Media

0

Posted on by

There’s been a couple of little bits of press recently, well, quite a while ago now in one case.

At the start of September I was asked onto John Beatie’s lunchtime show on Radio Scotland to discuss the results of Radio 2’s greatest guitar riff of all time poll.  I got to play a little excerpt of Fleetwood Mac’s ‘Oh Well‘ which means I can tick something off my things to play live list.

Radio 1 Academy

0

Posted on by

Radio 1 academy 2014 kicks off in Glasgow on May the 10th. There’s a whole load of wrokshops and seminars including a guitarist masterclass on Tuesday the 13th at which I’ll be demonstrating. More details can be found at the end of this link: http://www.bbc.co.uk/programmes/p017f6dt/profiles/faq

Music Theory

0

Posted on by

 

Music Theory can seem like a minefield of jargon and concepts to just about everybody at one time or another, but behind it all lie the fundementals that underpin everything:

1. There are 12 notes in western music:

1       2              3     4     5               6     7                  8      9       10              11        12              1
A,   A#/Bb,   B,   C,   C#/Db,   D,   D#/Eb,     E,     F,    F#/Gb,     G,      G#/Ab,    A

Skiffle

0

Posted on by

Every now and again I get asked to write an article for a website or magazine.  Last month, Dutch Website Onder Invloed celebrated it’s 5th birthday with a PDF magazine and I was asked to write about a musical influence, so I chose skiffle music.  You can download the PDF of the magazine from the Onder Invloed website:

 

Here’s a slightly longer version of the article than appeared in the magazine:

Blues Backing Tracks

0

Posted on by

Following on from the 12 bar blues post earlier this week, Here’s some blues backing tracks in 3 different keys to practise your chops against:

12 Bar Blues in E backing track
12 Bar Blues in A backing track
12 Bar Blues in G backing track
Chord Sequences – All tracks have a 2 bar intro

E:  E/E/E/E           A:  A/A/A/A                  G:  G/G/G/G
A/ A/ E/E                D/ D/ A/A                     C/ C/ G/G
B7/A/E/B7              E7/D/A/E7                   D7/C/G/D7

It’s Called a 12 Bar Blues

0

Posted on by

The 12 bar blues is almost certainly the most common form of blues, a music form that can be traced back to the late 19th century. Blues has its roots in Africa, although it is a quinticensually American music form which has many regional variations including, but not limited to Chicago blues, piedmont blues and mississippi delta blues. Musicians best known for piedmont blues include blind boy fuller, blind willie mctell, and possibly the best known sonny terry and brownie McGhee, with the style characterised by syncopated (meaning the emphasis is moved to between the beats) melody produced by playing the melody with the right and fingers while the right hand thumb keeps the beat.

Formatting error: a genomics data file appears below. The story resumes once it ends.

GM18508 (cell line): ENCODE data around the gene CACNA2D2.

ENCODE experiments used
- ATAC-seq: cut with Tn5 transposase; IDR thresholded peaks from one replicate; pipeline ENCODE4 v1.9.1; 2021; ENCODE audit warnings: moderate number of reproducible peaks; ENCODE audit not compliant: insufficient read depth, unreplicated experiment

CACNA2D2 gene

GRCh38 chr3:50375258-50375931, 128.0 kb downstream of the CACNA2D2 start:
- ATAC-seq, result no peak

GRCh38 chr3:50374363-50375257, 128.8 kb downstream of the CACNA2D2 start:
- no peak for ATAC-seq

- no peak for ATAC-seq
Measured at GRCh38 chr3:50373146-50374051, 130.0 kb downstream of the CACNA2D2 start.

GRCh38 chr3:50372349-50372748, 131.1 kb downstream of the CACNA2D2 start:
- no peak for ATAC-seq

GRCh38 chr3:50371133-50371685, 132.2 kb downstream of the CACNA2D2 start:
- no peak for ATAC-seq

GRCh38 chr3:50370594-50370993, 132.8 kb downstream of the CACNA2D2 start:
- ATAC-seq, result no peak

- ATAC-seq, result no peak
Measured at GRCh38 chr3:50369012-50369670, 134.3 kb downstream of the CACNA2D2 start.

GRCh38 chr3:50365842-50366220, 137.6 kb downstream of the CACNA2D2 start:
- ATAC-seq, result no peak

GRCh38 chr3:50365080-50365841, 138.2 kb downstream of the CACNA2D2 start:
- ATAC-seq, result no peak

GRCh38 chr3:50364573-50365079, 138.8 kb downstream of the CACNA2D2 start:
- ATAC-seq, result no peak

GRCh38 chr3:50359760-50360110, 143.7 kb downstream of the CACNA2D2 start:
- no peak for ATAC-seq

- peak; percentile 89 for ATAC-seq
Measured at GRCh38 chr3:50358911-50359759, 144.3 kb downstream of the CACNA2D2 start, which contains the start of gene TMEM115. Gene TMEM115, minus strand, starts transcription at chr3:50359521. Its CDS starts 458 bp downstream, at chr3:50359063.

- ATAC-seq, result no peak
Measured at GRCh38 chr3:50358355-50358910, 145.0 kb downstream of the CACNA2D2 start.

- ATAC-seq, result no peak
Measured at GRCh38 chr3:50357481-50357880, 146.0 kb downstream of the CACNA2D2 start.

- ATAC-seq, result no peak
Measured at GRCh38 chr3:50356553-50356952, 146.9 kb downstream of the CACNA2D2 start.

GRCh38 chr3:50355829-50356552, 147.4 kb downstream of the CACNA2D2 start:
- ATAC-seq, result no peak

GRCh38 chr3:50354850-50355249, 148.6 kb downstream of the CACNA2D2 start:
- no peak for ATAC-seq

Bluegrass Guitar

0

Posted on by

         

See and downlaod tablature of the music as a PDF

Bluegrass can be thought of as an offspring of country music. Like all country it has it’s roots in European folk music brought by settlers into the U.S. in the 19th century and combined there with an African influence including the use of the banjo.  The main instruments in early country music were fiddle, taken from the Scots and Irish traditions, the Spanish guitar and the banjo from Africa, with the music characterised by driving rhythms and songs singing of everyday experiences such as ranching, mining, logging as well as bank robberies, train crashes and desperados on the run.

How easy is it playing the banjo compared to guitar

0

Posted on by

As well as guitar, I also play mandolin and 5 string banjo, and, from guitarists, these often inspire a question along the lines of….how easy / hard is it to play the banjo / mandolin compared to the guitar. This isn’t actually that easy to answer as there are a couple of different things involved, but the bottom line is that if you can play the guitar a bit, then the finger movements needed to play banjo or mandolin shouldn’t be too difficult. What might be more tricky is to try not to play them like a guitar.

The Amazing Slow Downer

0

Posted on by

There are a lot of good resources out there on the web just now which make the job of learning a new song or technique a lot easier than in days gone by where you would have the song on a cassette (remember those) and rewind a 5 second section over and over or keep dropping the needle onto a section of a record trying to decode what was being played.

Favourite Mandolin Sites

0

Posted on by

As it says on the tin…..my favourite sites either dedicated to or featuring a lot f content about mandolin playing and technique.  I think anyone interested in the mandolin will enjoy these sites.  The internet is a big place, so please let me know of ay other great sites out there that I may have missed:

Nigel Gatherer – www.nigelgatherer/mando.html

1 2 3